TOM O'Gorman loved life, had promoted life and had shared life, mourners were told at his funeral.
The religious researcher had been an unworldly man who had never seemed jealous of others. He had many interests, including sport, music and films.
Bishop of Limerick Brendan Leahy told mourners Tom had been a proud uncle, loving to show photographs to friends of his niece Anna and nephews Aidan and James.
Tom's grieving brother and sister Paul and Catherine became visibly upset during the requiem mass at this reminder of the great loss in their lives and the lives of their children.
They again became deeply distraught when their brother's favourite song, Ma Toute Belle – a French piece based on the words of the biblical Song of Songs – was later sung.
Catherine later visibly steeled herself to say a prayer of the faithful for "the ideals of unity, peace and respect for others" that her brother had lived for.
Hundreds of mourners packed Our Lady Mother of the Church in Castleknock, Dublin for the funeral yesterday, as rain poured down outside.
Among them were Minister Leo Varadkar, senator Ronan Mullen, editor of the Irish Catholic newspaper Michael O'Kelly and members of the Iona Institute including David Quinn, Breda O'Brien and Patricia Casey.
There were 22 priests and two bishops on the altar, with the Bishop of Limerick Brendan Leahy the chief celebrant.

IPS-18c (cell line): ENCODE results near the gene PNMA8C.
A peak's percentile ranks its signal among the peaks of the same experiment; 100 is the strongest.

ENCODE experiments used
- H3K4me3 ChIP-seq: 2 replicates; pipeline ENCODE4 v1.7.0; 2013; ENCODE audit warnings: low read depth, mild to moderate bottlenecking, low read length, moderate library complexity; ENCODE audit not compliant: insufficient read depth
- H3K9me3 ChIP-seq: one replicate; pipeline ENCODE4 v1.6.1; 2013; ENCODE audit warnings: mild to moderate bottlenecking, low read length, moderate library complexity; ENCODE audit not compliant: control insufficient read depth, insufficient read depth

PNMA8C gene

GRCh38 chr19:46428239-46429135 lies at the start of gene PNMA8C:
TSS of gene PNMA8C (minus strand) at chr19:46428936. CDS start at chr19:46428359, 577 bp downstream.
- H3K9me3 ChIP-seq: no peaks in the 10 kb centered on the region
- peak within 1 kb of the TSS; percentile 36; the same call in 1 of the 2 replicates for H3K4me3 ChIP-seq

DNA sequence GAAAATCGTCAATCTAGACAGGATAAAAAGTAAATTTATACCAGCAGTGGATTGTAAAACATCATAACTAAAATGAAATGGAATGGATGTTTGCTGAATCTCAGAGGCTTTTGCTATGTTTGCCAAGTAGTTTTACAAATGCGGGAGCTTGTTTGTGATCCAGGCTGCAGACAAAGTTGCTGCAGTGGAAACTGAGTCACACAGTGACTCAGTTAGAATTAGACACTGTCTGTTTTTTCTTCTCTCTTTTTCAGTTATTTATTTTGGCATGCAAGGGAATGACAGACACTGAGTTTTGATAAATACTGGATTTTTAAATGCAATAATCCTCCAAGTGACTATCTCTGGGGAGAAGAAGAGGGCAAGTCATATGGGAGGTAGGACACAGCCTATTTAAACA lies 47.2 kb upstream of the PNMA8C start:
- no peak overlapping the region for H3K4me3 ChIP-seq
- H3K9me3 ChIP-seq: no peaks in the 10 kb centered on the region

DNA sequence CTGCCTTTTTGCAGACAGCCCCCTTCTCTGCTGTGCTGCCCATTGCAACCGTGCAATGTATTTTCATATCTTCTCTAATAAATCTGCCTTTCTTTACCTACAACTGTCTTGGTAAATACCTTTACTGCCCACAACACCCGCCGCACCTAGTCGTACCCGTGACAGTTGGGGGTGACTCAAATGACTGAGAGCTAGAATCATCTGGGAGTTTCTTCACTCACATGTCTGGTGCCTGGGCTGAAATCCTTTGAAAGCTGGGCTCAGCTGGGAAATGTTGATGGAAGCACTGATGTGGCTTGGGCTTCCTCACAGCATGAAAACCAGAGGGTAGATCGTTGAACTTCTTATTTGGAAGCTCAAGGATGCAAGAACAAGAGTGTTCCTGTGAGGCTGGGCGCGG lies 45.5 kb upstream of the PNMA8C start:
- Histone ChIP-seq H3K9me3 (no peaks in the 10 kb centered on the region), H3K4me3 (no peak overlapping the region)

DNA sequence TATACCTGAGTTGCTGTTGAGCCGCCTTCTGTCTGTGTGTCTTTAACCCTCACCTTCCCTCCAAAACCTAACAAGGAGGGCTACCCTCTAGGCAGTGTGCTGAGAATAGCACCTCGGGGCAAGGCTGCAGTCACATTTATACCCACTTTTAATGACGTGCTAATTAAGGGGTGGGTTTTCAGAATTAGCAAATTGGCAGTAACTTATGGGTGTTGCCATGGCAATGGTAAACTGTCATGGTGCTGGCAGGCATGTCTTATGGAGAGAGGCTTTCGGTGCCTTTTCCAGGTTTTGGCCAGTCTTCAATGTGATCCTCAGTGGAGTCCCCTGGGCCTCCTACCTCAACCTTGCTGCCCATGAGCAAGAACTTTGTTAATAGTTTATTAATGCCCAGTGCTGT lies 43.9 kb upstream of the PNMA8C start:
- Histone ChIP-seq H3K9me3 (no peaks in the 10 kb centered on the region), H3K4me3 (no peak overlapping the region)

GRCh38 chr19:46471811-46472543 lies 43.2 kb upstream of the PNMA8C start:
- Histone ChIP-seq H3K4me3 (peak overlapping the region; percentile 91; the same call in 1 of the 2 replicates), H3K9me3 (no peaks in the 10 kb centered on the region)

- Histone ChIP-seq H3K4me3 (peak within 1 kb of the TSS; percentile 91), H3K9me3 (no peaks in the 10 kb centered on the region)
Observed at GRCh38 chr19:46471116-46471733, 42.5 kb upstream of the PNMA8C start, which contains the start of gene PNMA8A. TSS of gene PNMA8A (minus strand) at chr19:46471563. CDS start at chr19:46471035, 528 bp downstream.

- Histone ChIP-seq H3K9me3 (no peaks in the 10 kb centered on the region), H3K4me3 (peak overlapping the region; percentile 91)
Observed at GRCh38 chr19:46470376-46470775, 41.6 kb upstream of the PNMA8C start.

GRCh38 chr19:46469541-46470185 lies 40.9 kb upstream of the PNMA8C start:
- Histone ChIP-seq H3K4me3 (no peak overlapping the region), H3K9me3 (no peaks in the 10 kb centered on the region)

Bishop Leahy told mourners that it was two weeks since the shocking news of Tom's death had left them "distraught".
He recalled his first encounter with him in the 1990s, when he had been struck by Tom's "cheery banter and fast-moving mind".
They had gone on to establish a friendship which was "real and sincere", he said.
Expressing his condolences to the family and friends of the deceased, he said it was only now that they could realise what a true gift Tom had been and "will continue to be".
His death "prompted us to enlargen our hearts with a new capacity to love," he said.
The first reading, by Paul O'Gorman, told how "length of days is not what makes age honourable, nor number of years the true measure of life".
Cora Sherlock of the Pro Life campaign did another reading.
The homily was given by Fr Stephen Kelly, a close friend of Tom. "He cared about ideas and issues and concepts because he cared about people. He cared about the kind of world children would grow up in, the kind of society people would get old in, the kind of communities his friends and family lived in," Fr Kelly said.
"He cared – and in a world where that can be said of fewer and fewer people we would do well to remember his example."
He said that the lord tells us that unless we become like little children we cannot enter the kingdom of God.
"There was something childlike about Tom, his sense of fun, his mimicry, his love of being with people , his honesty and his trustfulness all brought that out but perhaps the most childlike feature was his perception.
"He didn't look at the image or projection but at the person and thought well of them," he said, adding that Tom's had been "no tame Christianity".
A solemn guard of honour was given by ten boys from nearby Castleknock College, where Tom himself had been a student and afterwards, mourners walked to accompany the coffin that was taken for burial at Castleknock churchyard.